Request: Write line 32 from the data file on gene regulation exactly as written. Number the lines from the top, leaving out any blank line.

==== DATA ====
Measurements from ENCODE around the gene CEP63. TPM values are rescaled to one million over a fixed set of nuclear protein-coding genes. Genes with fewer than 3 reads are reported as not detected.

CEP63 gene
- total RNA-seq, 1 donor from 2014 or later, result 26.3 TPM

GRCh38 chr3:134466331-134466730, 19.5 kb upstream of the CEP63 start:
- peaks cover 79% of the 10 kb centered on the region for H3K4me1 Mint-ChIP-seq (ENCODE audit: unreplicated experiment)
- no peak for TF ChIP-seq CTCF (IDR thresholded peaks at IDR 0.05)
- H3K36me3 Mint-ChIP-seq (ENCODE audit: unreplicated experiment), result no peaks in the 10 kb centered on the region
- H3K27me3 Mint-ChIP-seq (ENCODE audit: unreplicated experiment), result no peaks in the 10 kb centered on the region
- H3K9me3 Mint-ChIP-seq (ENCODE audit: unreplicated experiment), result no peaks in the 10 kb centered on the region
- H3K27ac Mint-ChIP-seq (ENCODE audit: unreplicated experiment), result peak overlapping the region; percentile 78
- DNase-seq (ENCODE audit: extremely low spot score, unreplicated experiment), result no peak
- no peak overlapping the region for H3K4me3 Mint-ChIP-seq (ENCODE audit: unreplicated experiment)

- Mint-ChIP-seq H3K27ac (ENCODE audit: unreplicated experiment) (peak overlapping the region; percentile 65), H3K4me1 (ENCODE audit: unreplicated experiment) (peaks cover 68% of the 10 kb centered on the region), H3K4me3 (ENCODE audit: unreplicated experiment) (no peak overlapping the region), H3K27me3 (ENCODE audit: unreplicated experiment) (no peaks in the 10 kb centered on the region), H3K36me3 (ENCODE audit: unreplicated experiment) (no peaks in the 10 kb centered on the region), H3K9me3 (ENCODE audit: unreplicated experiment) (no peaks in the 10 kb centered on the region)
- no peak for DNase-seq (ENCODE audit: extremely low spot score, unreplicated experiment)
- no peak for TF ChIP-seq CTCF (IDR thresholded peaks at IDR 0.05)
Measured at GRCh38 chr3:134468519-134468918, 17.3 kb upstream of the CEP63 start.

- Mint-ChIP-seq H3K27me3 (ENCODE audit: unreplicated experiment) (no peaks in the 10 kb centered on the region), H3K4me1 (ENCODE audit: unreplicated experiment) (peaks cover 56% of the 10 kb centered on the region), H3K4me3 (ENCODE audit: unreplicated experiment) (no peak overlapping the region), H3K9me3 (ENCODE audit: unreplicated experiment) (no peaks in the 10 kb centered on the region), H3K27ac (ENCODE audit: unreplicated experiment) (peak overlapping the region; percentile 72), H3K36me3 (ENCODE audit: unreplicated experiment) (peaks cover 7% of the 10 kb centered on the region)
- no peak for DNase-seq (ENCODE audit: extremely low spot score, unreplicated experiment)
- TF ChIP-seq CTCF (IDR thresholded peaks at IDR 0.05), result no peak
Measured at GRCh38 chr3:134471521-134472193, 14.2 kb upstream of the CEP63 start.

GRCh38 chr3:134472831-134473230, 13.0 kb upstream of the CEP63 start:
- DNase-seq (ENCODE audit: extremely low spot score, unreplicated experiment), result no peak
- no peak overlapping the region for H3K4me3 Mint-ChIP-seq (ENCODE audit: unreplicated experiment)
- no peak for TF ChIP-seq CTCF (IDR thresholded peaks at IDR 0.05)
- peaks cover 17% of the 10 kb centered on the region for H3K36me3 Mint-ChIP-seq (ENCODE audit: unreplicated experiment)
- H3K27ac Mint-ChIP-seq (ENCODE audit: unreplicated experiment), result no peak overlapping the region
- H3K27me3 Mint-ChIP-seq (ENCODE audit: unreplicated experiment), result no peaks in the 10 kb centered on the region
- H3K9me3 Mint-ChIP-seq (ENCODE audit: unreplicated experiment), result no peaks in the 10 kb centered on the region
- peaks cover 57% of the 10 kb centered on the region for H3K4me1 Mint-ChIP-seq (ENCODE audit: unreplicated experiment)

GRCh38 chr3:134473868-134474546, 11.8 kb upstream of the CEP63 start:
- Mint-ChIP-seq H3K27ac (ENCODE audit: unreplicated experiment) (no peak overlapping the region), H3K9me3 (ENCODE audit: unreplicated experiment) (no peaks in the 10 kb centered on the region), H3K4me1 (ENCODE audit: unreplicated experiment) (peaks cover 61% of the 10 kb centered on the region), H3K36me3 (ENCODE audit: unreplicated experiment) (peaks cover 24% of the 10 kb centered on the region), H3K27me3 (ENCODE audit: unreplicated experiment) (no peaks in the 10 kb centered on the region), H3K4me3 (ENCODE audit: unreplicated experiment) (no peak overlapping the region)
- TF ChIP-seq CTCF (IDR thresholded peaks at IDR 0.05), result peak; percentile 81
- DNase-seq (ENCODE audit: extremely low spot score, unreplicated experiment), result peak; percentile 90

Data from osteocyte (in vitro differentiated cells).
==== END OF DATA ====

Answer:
- TF ChIP-seq CTCF (IDR thresholded peaks at IDR 0.05), result peak; percentile 81